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Daniel T. Murray Blog: child

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Policies for children represent a small fraction of the life insurance market, but they made the news this week after a court hearing for a Georgia man accused of killing his young son by leaving him in a hot car.

Testimony and court documents revealed that Justin Ross Harris and his wife had two life insurance policies for 22-month-old Cooper Harris, one for $2,000 and one for $25,000.

Prosecutors have portrayed the 33-year-old Harris as an unhappy husband who was exchanging nude photos with several women. Defense attorneys say the death was a tragic accident. Harris remains in jail charged with murder and child cruelty.

The insurance policies were mentioned among numerous details from the evidence against Harris and weren't singled out by prosecutors in their arguments.

Still, the case has drawn attention to policies that families sometimes purchase for children. Here are five things to know about the children's life insurance market.

— HOW DO THE POLICIES FOR CHILDREN WORK? The policies are typically purchased by parents, grandparents or anyone directly related to the child, according to Steve Weisbart, chief economist for the Insurance Information Institute.

Premiums paid into the policies vary according to the terms. Generally, the higher the death benefit — what's paid out to beneficiaries if the insured person dies — the greater the premium. Insurers require that anyone buying the policy have an "insurable interest" in the person covered, meaning the buyer wants the person covered to actually live.

— INSURERS ATTACH CONDITIONS TO THE DEATH BENEFIT. Insurers require documentation of how a covered individual dies, and the policies will not pay out if the beneficiary is convicted of murdering the person covered.

— POLICIES CAN BE SAVINGS DEVICES. Life insurance policies typically have a cash value while the covered person is still living, with the amount based on premiums that have been paid over time. Often, a parent or grandparent buys a policy with the intention of giving the child the option later in life of using the policy as a cash source.

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If you're co-signing big student loans for your child, you may want to buy a life insurance policy while you're at it.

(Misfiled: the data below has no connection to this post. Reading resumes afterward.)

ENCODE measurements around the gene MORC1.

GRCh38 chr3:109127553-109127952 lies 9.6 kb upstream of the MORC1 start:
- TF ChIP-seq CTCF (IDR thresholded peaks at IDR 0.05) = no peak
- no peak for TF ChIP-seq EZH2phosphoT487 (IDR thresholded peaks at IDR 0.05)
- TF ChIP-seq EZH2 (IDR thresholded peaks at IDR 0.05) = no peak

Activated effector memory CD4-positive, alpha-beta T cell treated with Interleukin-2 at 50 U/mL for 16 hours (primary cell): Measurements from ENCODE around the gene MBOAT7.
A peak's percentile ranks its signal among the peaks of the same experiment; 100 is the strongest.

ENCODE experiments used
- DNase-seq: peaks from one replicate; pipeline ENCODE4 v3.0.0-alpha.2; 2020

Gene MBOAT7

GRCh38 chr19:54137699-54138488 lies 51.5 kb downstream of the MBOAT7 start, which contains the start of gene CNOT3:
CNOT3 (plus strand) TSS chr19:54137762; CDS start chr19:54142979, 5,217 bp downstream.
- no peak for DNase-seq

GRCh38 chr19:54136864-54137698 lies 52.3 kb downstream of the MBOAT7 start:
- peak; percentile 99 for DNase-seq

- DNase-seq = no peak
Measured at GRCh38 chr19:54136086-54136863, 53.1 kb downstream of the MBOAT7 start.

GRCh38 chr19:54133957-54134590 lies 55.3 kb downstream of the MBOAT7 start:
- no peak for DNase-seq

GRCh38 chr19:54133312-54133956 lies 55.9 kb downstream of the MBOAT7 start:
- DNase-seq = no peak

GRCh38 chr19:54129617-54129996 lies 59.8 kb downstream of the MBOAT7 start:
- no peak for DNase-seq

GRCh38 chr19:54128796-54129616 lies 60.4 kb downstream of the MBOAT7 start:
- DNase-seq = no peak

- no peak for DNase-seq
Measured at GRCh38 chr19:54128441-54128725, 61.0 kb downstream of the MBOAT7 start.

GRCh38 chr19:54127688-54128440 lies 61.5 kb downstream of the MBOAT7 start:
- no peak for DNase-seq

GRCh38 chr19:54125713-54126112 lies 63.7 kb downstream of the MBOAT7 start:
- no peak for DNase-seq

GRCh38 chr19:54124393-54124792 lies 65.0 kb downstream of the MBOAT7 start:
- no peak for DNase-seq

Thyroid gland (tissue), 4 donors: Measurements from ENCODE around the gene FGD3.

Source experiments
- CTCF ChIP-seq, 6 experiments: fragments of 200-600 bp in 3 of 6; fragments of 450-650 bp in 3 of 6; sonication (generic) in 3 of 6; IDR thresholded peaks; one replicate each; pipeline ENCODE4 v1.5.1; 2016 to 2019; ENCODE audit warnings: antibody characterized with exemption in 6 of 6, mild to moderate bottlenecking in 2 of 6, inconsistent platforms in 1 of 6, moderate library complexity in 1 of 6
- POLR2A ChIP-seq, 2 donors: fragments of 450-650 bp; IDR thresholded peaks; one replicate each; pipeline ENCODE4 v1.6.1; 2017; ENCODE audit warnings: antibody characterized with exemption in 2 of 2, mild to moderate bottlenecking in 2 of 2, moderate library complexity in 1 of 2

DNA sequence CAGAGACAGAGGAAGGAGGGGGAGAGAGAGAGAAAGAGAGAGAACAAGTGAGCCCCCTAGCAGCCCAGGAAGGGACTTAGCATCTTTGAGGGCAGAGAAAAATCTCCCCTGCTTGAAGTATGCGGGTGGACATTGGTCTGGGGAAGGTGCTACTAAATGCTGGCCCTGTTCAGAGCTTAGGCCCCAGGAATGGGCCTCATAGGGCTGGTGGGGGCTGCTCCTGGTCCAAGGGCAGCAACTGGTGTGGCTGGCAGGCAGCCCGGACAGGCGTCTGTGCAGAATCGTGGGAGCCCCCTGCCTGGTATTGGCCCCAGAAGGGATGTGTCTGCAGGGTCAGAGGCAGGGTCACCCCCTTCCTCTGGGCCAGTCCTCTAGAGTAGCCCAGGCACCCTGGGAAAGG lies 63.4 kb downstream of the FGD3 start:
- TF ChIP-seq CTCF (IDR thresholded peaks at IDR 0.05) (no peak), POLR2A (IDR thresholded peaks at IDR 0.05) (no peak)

While no one wants to imagine the death of their child, taking out insurance on your son or daughter -- or asking them to purchase their own plan -- will protect you from being hit with mountains of debt should tragedy strike.

And the policies are pretty cheap. A basic plan with up to $250,000 in coverage can cost as little as $15 a month for a young, healthy college student or recent graduate. That's a whole lot less than the loan payments you could be stuck with -- which average more than $200 a month.

Such a move would have been life altering to Steve and Darnelle Mason, who lost their daughter Lisa five years ago.

Trying to pay back the $100,000 in private student loans they co-signed for their daughter has been a financial nightmare.

"I absolutely wish we had [a life insurance] policy," said Steve Mason. "We would not have struggled financially for the past four years with these private student loans, and our credit would not have been ruined."

Federal student loans are forgiven by the lender when a borrower dies, but private lenders aren't required to provide any such relief.

That's one reason it's important to get as much federal aid as possible before turning to private lenders. And for parents, it means not co-signing on a loan unless you have the means to repay it.

Another reason for caution: student loans can rarely be discharged in bankruptcy.

But for many parents, getting their child a good college education is non-negotiable -- and that's when life insurance can provide a little peace of mind, says Eleanor Blayney, a certified financial planner and consumer advocate for CFP Board.

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